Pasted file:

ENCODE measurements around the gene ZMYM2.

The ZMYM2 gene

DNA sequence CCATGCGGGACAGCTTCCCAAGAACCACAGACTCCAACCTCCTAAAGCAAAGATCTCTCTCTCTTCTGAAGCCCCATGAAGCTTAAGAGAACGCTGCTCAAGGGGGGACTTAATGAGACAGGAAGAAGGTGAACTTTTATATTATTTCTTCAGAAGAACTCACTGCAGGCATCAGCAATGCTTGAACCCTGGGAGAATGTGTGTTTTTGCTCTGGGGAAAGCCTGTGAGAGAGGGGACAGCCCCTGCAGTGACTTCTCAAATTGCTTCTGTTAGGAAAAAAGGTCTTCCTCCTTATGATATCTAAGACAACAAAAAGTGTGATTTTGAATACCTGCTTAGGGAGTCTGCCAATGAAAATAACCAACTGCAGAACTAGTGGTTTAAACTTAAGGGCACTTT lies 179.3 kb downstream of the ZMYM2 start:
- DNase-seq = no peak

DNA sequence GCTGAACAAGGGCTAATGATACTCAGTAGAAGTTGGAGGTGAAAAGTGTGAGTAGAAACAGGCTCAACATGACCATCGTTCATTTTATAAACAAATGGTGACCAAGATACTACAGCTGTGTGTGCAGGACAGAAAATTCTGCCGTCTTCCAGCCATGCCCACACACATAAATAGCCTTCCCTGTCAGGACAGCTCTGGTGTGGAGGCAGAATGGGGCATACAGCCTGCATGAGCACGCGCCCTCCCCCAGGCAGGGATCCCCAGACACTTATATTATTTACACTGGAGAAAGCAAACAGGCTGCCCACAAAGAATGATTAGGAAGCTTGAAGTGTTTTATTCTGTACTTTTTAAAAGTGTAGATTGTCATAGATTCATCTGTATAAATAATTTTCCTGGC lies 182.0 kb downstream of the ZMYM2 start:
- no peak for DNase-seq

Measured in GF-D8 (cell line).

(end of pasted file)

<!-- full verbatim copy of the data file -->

ENCODE measurements around the gene ZMYM2.

The ZMYM2 gene

DNA sequence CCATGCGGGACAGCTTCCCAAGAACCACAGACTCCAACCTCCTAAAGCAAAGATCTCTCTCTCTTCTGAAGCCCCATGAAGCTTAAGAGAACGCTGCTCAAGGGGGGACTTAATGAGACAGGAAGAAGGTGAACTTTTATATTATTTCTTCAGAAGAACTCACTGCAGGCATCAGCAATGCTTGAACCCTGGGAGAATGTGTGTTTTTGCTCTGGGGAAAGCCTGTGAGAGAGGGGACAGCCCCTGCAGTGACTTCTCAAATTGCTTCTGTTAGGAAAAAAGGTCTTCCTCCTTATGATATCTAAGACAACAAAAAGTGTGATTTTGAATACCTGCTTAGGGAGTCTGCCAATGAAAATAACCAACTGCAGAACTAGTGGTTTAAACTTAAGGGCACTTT lies 179.3 kb downstream of the ZMYM2 start:
- DNase-seq = no peak

DNA sequence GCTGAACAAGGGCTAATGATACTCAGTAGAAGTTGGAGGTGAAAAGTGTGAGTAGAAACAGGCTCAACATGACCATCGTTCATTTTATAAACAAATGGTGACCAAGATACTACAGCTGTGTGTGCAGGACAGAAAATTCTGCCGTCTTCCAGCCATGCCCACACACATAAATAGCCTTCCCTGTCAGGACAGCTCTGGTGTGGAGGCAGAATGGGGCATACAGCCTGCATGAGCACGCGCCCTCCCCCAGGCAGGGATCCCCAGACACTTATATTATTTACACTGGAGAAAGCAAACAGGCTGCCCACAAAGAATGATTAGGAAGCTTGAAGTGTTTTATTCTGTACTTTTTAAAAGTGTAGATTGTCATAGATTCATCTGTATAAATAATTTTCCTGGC lies 182.0 kb downstream of the ZMYM2 start:
- no peak for DNase-seq

Measured in GF-D8 (cell line).